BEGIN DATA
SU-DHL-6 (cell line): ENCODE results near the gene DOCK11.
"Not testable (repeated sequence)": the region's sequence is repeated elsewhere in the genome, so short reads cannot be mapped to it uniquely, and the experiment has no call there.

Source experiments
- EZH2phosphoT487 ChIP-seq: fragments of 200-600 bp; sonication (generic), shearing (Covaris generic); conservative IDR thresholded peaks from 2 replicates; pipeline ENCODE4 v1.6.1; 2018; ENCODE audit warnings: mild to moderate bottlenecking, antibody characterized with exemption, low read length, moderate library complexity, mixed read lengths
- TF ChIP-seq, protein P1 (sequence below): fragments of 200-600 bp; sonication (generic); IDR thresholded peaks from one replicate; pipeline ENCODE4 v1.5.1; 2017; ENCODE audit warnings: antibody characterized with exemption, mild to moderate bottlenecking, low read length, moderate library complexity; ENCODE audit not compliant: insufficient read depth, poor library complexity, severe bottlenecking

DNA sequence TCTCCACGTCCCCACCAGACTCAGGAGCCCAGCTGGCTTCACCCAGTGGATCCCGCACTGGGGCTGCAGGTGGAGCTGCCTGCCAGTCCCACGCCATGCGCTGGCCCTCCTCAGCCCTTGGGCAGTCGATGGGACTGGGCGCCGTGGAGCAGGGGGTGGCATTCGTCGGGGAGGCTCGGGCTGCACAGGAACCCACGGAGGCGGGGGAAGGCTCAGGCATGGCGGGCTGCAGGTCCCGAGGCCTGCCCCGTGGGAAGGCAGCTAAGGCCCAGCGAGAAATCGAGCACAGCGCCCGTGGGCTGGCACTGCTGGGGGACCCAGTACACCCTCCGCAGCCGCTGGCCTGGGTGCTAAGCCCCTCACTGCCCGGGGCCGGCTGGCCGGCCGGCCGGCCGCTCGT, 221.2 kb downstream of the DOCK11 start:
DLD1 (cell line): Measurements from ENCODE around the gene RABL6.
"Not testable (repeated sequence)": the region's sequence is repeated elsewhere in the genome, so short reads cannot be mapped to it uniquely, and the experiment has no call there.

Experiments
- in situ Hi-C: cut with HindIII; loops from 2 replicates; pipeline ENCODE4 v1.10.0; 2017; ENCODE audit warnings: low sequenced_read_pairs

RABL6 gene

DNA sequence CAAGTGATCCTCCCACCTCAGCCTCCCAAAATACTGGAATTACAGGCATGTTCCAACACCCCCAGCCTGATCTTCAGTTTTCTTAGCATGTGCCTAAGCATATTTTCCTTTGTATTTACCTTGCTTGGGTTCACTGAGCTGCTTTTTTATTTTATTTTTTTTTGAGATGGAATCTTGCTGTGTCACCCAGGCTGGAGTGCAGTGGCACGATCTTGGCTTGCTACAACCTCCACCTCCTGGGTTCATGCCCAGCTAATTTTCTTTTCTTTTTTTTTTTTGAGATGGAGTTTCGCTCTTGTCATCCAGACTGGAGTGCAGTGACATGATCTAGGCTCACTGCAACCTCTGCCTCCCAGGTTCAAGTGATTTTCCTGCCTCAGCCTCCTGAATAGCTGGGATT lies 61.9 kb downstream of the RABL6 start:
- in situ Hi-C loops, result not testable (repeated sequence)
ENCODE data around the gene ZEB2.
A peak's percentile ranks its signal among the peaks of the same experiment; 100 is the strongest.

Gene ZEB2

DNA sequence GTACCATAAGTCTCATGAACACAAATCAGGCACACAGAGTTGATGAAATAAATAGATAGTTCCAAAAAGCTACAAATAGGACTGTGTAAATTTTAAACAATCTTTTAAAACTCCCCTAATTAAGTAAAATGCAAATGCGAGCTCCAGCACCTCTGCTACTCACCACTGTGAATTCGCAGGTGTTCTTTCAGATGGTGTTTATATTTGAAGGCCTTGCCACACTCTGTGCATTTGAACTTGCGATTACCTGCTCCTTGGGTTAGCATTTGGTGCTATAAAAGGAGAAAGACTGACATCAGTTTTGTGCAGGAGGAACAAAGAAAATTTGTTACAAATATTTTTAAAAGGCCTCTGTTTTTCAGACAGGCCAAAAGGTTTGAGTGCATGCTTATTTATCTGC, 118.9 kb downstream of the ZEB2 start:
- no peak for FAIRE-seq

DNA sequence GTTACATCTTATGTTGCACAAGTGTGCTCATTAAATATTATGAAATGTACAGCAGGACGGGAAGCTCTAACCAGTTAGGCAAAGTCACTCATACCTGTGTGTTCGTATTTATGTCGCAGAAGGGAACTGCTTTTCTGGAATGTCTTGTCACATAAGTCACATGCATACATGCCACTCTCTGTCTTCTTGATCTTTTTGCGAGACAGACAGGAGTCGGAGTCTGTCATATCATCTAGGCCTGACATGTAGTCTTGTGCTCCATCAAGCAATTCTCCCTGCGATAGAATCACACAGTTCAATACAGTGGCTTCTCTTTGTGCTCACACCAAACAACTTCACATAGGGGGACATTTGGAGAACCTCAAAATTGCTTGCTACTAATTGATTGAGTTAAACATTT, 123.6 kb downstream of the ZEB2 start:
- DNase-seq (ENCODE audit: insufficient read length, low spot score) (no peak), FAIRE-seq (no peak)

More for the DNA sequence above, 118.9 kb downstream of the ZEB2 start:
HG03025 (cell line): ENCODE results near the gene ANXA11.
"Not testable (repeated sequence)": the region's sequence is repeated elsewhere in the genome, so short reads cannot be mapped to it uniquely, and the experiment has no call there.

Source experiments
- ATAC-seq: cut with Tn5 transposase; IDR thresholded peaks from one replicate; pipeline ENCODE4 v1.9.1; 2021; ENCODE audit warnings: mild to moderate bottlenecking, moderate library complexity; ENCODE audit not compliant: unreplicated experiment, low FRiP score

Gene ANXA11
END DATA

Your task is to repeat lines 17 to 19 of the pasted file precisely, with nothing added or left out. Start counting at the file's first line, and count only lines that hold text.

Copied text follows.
DNA sequence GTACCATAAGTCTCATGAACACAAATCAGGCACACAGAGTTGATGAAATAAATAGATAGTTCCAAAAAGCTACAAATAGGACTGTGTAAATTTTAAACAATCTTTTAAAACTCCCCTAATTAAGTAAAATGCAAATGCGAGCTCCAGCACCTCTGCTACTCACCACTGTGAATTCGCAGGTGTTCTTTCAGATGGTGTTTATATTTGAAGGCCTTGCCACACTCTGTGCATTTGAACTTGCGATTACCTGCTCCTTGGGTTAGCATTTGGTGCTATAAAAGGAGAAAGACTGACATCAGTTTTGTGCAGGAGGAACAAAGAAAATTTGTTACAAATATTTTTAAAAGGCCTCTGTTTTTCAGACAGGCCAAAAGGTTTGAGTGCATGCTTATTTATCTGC, 118.9 kb downstream of the ZEB2 start:
- no peak for FAIRE-seq

DNA sequence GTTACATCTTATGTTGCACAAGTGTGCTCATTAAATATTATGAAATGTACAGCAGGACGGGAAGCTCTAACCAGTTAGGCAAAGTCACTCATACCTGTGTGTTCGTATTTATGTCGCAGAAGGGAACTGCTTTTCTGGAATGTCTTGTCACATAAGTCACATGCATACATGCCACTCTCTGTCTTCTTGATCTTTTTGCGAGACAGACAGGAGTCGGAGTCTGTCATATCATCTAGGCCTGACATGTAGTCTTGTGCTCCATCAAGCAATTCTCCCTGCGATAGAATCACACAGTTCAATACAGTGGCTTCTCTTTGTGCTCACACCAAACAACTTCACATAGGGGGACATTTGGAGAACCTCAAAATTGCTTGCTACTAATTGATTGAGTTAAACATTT, 123.6 kb downstream of the ZEB2 start: